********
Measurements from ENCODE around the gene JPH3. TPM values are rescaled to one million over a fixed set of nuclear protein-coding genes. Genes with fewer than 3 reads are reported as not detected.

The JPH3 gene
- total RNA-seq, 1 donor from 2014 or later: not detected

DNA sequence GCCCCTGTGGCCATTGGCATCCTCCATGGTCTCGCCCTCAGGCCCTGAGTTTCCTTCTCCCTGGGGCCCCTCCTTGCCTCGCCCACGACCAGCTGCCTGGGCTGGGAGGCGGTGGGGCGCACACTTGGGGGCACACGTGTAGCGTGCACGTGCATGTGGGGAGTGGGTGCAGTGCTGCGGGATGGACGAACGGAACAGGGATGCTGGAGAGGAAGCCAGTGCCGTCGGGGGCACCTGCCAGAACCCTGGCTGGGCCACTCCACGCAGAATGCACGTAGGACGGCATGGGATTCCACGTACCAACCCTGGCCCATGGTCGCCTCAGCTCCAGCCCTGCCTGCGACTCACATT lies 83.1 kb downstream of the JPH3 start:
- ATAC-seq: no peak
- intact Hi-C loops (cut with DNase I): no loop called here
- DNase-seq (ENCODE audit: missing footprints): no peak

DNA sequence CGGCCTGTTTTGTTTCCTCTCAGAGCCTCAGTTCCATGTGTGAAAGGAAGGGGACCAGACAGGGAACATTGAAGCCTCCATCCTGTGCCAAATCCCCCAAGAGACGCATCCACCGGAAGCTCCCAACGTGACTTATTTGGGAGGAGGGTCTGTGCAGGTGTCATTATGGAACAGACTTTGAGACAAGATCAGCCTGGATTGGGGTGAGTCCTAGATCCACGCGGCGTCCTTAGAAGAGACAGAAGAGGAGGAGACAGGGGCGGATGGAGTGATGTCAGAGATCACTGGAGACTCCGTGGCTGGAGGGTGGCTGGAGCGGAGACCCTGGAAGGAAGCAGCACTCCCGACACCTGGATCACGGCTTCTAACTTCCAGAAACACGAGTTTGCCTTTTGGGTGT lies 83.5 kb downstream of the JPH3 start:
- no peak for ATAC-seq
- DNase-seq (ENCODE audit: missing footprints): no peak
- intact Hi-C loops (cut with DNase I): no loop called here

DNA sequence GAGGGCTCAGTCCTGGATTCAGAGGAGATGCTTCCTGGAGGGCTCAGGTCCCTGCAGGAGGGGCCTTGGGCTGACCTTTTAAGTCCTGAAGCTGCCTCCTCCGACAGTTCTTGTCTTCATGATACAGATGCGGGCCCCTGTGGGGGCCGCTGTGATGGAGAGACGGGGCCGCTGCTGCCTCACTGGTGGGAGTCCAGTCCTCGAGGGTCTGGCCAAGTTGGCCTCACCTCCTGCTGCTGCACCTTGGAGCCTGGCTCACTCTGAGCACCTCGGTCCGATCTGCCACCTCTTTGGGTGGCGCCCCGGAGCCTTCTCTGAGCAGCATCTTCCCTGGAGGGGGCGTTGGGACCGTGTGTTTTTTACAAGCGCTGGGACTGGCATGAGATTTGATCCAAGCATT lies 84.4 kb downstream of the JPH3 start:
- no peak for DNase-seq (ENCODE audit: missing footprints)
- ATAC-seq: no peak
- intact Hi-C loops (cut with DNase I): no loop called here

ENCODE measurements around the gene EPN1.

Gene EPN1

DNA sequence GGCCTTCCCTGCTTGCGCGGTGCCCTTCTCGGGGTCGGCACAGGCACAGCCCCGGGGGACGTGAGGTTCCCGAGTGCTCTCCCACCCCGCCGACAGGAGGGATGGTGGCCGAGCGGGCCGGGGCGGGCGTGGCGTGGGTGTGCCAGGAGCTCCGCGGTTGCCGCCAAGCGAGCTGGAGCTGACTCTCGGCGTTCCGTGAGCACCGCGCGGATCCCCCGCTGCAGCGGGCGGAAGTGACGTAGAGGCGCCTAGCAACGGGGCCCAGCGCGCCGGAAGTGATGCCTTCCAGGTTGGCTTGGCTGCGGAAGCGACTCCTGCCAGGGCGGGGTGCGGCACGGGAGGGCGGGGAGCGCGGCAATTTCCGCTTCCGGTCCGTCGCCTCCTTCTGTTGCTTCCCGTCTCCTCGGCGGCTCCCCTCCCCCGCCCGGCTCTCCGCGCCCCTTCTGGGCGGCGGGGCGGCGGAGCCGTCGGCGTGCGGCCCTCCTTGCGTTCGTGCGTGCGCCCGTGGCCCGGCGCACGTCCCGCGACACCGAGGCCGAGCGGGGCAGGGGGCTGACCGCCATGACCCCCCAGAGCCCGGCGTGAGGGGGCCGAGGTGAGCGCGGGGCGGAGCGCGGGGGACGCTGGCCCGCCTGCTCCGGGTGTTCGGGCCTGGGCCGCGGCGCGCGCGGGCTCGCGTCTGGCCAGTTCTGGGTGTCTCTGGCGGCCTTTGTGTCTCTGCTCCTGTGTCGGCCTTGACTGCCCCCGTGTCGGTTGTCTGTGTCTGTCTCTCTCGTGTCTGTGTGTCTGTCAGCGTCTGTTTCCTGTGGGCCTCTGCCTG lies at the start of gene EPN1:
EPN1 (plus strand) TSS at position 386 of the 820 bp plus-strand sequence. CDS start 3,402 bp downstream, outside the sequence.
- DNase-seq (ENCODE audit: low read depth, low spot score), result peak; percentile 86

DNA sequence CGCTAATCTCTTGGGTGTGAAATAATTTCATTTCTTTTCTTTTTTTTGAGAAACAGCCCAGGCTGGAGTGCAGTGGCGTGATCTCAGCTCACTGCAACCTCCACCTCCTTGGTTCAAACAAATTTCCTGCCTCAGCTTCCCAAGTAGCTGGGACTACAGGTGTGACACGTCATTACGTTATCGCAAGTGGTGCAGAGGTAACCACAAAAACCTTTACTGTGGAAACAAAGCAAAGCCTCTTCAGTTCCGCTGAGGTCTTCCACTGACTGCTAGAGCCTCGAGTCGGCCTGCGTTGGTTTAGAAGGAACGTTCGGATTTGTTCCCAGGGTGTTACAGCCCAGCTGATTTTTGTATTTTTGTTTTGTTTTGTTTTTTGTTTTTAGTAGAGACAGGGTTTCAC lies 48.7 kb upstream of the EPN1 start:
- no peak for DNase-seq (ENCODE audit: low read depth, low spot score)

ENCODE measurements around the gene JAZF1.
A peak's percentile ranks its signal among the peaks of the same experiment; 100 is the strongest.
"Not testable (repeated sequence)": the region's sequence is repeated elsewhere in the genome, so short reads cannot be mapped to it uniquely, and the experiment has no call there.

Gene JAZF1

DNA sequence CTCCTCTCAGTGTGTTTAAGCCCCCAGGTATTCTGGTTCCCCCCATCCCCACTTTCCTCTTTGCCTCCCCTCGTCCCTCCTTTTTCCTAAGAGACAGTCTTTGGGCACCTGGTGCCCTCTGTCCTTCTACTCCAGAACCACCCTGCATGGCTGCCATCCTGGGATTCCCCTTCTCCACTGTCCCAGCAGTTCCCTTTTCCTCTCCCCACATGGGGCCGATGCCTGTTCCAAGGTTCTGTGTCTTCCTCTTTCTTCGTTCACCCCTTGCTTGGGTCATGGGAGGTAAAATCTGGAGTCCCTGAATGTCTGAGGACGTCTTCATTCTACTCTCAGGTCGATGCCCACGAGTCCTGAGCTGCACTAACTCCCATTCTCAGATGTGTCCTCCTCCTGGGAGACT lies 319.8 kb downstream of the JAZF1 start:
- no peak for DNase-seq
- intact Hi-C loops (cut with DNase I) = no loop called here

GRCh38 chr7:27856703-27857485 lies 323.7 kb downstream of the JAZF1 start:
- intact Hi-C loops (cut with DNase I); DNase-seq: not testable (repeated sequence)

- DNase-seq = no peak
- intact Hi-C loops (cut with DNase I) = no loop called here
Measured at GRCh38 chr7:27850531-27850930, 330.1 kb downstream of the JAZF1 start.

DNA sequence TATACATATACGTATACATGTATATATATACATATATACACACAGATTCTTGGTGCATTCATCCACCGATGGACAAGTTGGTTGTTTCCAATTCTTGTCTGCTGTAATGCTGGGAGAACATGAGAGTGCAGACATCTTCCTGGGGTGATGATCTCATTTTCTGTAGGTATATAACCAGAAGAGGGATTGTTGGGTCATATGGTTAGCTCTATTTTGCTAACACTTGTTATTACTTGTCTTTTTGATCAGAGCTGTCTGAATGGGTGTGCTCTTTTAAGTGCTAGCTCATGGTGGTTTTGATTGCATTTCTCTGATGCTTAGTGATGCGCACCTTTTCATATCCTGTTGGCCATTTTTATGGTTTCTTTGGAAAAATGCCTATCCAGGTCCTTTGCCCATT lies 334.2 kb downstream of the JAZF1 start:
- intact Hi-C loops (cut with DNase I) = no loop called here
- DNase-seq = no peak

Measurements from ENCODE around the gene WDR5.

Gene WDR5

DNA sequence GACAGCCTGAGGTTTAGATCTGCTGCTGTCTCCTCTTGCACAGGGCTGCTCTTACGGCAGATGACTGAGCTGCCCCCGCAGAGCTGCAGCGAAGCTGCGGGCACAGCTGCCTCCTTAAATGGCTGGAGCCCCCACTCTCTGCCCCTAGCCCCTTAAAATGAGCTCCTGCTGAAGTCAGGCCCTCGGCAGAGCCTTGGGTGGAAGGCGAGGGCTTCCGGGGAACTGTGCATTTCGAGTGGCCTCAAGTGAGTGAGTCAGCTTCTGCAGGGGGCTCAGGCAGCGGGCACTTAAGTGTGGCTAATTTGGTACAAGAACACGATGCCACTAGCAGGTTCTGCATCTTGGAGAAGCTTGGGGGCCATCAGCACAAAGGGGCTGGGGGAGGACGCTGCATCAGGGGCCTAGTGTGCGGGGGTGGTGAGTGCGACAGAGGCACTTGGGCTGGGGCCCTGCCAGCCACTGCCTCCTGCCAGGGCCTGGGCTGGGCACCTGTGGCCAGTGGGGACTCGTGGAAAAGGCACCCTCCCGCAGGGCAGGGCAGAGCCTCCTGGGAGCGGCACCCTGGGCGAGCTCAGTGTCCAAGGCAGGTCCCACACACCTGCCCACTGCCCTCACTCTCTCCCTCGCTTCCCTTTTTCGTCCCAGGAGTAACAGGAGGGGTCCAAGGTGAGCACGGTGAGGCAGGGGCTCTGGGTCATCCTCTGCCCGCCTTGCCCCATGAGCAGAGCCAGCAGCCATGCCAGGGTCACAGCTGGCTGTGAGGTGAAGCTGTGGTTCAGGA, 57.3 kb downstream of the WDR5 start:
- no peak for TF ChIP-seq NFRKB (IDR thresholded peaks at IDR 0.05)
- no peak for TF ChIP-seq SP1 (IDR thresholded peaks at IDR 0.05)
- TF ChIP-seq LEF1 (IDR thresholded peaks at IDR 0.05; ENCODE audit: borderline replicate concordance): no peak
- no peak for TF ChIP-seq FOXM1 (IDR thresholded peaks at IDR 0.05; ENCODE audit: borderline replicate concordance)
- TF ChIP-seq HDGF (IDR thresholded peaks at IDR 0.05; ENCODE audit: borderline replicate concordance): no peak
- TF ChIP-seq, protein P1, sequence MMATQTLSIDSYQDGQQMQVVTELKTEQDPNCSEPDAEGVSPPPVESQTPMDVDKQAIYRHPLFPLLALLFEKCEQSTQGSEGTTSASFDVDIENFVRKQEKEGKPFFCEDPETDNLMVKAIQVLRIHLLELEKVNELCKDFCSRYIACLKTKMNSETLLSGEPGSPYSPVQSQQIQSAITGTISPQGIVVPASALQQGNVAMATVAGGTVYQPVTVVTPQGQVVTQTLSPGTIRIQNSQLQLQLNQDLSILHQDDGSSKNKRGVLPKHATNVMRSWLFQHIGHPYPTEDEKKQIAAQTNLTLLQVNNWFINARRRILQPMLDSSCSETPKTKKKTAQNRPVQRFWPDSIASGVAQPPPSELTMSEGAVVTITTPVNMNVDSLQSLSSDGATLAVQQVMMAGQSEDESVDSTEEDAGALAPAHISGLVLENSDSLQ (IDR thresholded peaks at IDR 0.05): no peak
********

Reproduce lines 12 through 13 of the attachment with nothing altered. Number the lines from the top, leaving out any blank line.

DNA sequence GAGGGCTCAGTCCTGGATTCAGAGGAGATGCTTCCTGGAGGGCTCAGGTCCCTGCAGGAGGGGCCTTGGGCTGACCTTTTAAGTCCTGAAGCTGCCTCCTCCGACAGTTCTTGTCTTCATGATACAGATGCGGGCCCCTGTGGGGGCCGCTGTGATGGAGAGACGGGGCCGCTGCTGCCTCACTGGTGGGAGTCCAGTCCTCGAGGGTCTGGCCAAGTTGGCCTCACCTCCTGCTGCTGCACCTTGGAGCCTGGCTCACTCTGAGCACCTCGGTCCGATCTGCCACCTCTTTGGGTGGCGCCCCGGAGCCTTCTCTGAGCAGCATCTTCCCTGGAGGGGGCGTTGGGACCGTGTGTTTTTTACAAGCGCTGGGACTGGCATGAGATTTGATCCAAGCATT lies 84.4 kb downstream of the JPH3 start:
- no peak for DNase-seq (ENCODE audit: missing footprints)